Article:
Seasoned traders stay detached, but novice traders often have trouble achieving this ideal, objective and rational mindset. For example, they take trading losses, and subsequent drawdowns, personally. They see it as a hit to their ego, attaching personal significance and symbolic meaning to just an everyday fact of trading. Losses should be expected, and it’s vital that you don’t take them personally.

Certainty, it’s natural for a person to feel upset and disappointed upon experiencing a severe drawdown. Financially, a great deal of money has been lost, and even if one were to return to consistent profitability after a drawdown, from a purely mathematically standpoint, it will take some time to build one’s trading capital back up. It’s reasonable to feel a little disappointed, but it isn’t useful to take it extremely personally or let it impact your self-worth.

That said, disappointment can be useful. Oftentimes, disappointment spurs one to take action. If one doesn’t have the skills to perform, one better builds up those skills in order to trade consistently and pile on the profits over time. But there’s also a case to be made for staying more detached and objective. Disappointment is a natural emotion, but not very adaptive for trading. Trading requires that one do the unnatural, and control one’s emotions.

How does one control emotions? Consider this. What is consistent trading about? A large part of it is using a trading strategy that is capable of producing a profit. Sometimes it takes ingenuity to find such a strategy; sometimes it is a serendipitous event. And sometimes it’s a matter of learning about a profitable approach from others. But in the end, it’s just a matter of odds.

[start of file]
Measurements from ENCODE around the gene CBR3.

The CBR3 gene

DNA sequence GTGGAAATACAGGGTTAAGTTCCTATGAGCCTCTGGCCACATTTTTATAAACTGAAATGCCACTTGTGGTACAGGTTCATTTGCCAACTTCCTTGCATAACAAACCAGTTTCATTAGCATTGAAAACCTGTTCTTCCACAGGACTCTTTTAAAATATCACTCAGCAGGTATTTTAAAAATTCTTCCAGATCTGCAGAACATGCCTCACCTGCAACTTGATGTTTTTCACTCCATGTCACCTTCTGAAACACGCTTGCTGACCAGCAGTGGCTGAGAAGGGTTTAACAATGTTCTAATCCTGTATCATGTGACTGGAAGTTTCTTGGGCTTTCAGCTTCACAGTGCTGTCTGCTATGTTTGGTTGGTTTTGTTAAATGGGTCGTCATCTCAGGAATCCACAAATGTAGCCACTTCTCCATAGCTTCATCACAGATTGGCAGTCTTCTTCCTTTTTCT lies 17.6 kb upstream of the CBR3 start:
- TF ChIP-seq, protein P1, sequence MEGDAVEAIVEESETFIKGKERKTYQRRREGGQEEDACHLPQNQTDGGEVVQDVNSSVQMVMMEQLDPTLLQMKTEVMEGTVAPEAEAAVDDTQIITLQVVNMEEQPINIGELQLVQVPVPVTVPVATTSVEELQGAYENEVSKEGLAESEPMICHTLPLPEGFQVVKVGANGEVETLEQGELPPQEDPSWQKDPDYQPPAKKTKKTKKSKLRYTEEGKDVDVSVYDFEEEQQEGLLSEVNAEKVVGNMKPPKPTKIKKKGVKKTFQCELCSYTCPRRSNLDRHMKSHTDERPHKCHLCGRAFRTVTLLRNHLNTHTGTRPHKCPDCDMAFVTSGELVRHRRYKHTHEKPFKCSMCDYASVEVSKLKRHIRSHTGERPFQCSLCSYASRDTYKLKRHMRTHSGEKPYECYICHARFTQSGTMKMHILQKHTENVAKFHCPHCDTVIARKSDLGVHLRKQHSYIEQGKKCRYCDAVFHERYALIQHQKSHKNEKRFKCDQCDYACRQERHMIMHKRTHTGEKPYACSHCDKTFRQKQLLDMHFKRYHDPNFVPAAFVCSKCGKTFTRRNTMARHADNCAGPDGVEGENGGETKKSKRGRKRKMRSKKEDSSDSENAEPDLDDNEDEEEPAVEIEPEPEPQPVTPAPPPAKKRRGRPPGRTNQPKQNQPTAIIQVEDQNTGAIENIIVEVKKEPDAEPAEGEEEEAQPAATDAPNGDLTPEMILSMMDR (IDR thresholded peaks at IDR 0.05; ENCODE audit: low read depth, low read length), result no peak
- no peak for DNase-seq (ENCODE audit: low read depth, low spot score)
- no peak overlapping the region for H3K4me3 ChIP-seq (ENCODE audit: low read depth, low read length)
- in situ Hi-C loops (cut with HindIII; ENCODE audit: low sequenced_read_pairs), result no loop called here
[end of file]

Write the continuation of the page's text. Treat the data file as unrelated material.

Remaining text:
It’s just like rolling a die or flipping a coin (in some ways). One expects to make a profit over a large number of trades, but in the short term, even a winning strategy is bound to have a string of losers. That’s just the nature of probability theory. A small number of flips is less than an infinite number, so it’s quite likely to get a string of a 50 heads out of 50 tosses. So why make it so personal? Why put your ego on the line with each trade? Why gloat when you are lucky enough to have the odds work in your favour and sulk when the odds go against you?

When it comes to trading, you’ve got to unlearn what you’ve learned your whole life. It isn’t all about you; it may just be the odds working against you. In other fields, probability plays little if any role. You put in the effort, make sure you meet the expectations of the folks who pay you, and you’re a success. In the traditional work environment, it makes sense to put a little ego and pride in your work.

Your effort and talent often have a direct payoff. But with trading, the odds can still go against you, no matter how much work you put in. You need to consider that “success” can sometimes (but not completely) be a matter of odds. That’s hard to accept for most people because it means that when you are a winning trader, to some extent, it may be a matter of the odds randomly working in your favour. That takes some of the glory out of it, doesn’t it? But on the other hand, it helps you cope with a severe drawdown.

If you are a skilled trader who really has mastered the markets, you can feel assured that, if you are trading at peak performance, the odds will soon move back in your favour, and you will again see consistent profits. Taking a detached, unemotional approach may take some of the glory out of trading, but on the other hand, it will help you stay unemotional, take precautions, such as careful risk management, and stay focused on the process of reading the markets, implementing winning trading strategies, and trading consistently.

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